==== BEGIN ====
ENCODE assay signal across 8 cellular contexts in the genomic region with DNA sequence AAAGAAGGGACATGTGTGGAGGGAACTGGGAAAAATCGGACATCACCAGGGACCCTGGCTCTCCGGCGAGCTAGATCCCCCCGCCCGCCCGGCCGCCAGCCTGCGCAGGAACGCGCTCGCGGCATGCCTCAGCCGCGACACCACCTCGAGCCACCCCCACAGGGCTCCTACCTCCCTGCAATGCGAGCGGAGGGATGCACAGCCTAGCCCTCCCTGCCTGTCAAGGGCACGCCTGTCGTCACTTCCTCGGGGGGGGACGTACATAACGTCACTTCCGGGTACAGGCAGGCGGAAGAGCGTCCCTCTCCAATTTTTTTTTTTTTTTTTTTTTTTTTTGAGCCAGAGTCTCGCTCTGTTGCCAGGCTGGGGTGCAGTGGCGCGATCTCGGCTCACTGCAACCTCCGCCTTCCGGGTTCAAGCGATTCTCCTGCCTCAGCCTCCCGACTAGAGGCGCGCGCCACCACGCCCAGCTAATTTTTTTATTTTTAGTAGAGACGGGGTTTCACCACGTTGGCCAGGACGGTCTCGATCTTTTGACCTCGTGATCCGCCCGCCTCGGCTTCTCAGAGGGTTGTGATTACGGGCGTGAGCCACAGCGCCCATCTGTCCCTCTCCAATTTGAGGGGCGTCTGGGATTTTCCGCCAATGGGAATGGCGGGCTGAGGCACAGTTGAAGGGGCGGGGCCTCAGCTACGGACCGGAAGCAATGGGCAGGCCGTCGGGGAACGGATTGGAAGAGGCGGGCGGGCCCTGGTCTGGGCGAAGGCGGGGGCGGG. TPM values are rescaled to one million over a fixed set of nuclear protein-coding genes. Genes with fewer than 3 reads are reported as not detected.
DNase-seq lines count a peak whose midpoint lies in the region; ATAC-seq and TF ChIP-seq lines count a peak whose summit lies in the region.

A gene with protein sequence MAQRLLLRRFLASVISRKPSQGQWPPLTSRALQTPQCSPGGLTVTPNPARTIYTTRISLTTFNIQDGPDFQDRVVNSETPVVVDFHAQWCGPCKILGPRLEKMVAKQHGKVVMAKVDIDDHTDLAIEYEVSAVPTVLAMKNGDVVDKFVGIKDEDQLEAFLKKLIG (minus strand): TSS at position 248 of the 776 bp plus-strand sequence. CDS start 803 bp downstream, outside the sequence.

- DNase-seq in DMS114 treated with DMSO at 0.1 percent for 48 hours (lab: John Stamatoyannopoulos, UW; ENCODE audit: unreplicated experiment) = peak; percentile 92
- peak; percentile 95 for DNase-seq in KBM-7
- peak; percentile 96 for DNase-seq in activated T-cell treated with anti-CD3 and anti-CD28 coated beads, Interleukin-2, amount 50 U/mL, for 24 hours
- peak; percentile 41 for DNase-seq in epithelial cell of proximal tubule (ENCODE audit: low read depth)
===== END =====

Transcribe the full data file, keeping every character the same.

ENCODE assay signal across 8 cellular contexts in the genomic region with DNA sequence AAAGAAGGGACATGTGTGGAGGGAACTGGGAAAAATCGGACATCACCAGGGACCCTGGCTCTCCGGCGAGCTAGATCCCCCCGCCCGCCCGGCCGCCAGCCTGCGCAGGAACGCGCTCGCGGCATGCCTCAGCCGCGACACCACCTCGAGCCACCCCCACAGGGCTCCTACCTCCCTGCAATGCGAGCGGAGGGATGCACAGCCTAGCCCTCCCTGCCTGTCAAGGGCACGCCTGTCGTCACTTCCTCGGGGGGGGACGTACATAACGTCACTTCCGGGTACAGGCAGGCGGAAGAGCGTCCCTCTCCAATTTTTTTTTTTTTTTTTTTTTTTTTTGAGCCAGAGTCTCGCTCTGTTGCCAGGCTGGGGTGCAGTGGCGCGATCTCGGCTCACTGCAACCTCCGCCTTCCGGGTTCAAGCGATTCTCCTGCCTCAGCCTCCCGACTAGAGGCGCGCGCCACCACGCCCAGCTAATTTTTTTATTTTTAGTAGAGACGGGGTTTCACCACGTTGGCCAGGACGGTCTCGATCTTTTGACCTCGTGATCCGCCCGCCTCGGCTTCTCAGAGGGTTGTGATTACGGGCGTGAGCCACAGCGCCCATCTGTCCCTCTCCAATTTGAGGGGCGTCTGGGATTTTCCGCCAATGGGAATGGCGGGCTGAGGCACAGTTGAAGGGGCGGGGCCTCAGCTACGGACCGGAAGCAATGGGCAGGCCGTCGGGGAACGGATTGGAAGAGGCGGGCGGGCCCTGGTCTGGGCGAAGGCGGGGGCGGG. TPM values are rescaled to one million over a fixed set of nuclear protein-coding genes. Genes with fewer than 3 reads are reported as not detected.
DNase-seq lines count a peak whose midpoint lies in the region; ATAC-seq and TF ChIP-seq lines count a peak whose summit lies in the region.

A gene with protein sequence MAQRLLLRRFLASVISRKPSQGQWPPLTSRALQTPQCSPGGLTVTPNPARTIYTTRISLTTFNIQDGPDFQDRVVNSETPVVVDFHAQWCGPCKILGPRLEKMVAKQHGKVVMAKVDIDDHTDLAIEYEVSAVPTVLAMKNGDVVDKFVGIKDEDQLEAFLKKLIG (minus strand): TSS at position 248 of the 776 bp plus-strand sequence. CDS start 803 bp downstream, outside the sequence.

- DNase-seq in DMS114 treated with DMSO at 0.1 percent for 48 hours (lab: John Stamatoyannopoulos, UW; ENCODE audit: unreplicated experiment) = peak; percentile 92
- peak; percentile 95 for DNase-seq in KBM-7
- peak; percentile 96 for DNase-seq in activated T-cell treated with anti-CD3 and anti-CD28 coated beads, Interleukin-2, amount 50 U/mL, for 24 hours
- peak; percentile 41 for DNase-seq in epithelial cell of proximal tubule (ENCODE audit: low read depth)